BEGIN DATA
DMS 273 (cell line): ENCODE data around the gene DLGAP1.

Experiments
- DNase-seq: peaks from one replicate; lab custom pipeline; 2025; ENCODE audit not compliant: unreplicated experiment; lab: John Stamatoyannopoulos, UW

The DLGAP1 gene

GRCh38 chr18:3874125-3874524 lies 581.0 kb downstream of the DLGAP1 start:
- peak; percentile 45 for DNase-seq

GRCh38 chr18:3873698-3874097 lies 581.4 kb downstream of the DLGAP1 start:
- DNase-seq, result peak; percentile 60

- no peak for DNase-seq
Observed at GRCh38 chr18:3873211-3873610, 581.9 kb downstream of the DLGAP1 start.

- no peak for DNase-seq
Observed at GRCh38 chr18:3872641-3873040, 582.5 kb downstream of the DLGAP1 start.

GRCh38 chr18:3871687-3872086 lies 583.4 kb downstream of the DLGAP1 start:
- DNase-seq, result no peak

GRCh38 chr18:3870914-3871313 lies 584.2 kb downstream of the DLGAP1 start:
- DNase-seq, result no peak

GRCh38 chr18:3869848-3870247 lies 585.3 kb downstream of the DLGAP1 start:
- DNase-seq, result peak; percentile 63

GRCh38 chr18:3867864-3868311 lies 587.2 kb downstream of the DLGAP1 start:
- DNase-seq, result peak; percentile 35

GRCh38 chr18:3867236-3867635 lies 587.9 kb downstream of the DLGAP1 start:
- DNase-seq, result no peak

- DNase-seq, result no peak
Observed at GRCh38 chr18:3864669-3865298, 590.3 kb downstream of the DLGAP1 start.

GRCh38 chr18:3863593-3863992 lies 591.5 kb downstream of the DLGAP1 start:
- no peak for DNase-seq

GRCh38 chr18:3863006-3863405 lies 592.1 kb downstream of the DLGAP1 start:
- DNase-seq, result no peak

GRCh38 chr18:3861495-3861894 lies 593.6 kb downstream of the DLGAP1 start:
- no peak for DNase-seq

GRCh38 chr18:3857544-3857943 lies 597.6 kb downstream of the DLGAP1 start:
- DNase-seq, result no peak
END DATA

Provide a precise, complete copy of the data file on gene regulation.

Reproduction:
DMS 273 (cell line): ENCODE data around the gene DLGAP1.

Experiments
- DNase-seq: peaks from one replicate; lab custom pipeline; 2025; ENCODE audit not compliant: unreplicated experiment; lab: John Stamatoyannopoulos, UW

The DLGAP1 gene

GRCh38 chr18:3874125-3874524 lies 581.0 kb downstream of the DLGAP1 start:
- peak; percentile 45 for DNase-seq

GRCh38 chr18:3873698-3874097 lies 581.4 kb downstream of the DLGAP1 start:
- DNase-seq, result peak; percentile 60

- no peak for DNase-seq
Observed at GRCh38 chr18:3873211-3873610, 581.9 kb downstream of the DLGAP1 start.

- no peak for DNase-seq
Observed at GRCh38 chr18:3872641-3873040, 582.5 kb downstream of the DLGAP1 start.

GRCh38 chr18:3871687-3872086 lies 583.4 kb downstream of the DLGAP1 start:
- DNase-seq, result no peak

GRCh38 chr18:3870914-3871313 lies 584.2 kb downstream of the DLGAP1 start:
- DNase-seq, result no peak

GRCh38 chr18:3869848-3870247 lies 585.3 kb downstream of the DLGAP1 start:
- DNase-seq, result peak; percentile 63

GRCh38 chr18:3867864-3868311 lies 587.2 kb downstream of the DLGAP1 start:
- DNase-seq, result peak; percentile 35

GRCh38 chr18:3867236-3867635 lies 587.9 kb downstream of the DLGAP1 start:
- DNase-seq, result no peak

- DNase-seq, result no peak
Observed at GRCh38 chr18:3864669-3865298, 590.3 kb downstream of the DLGAP1 start.

GRCh38 chr18:3863593-3863992 lies 591.5 kb downstream of the DLGAP1 start:
- no peak for DNase-seq

GRCh38 chr18:3863006-3863405 lies 592.1 kb downstream of the DLGAP1 start:
- DNase-seq, result no peak

GRCh38 chr18:3861495-3861894 lies 593.6 kb downstream of the DLGAP1 start:
- no peak for DNase-seq

GRCh38 chr18:3857544-3857943 lies 597.6 kb downstream of the DLGAP1 start:
- DNase-seq, result no peak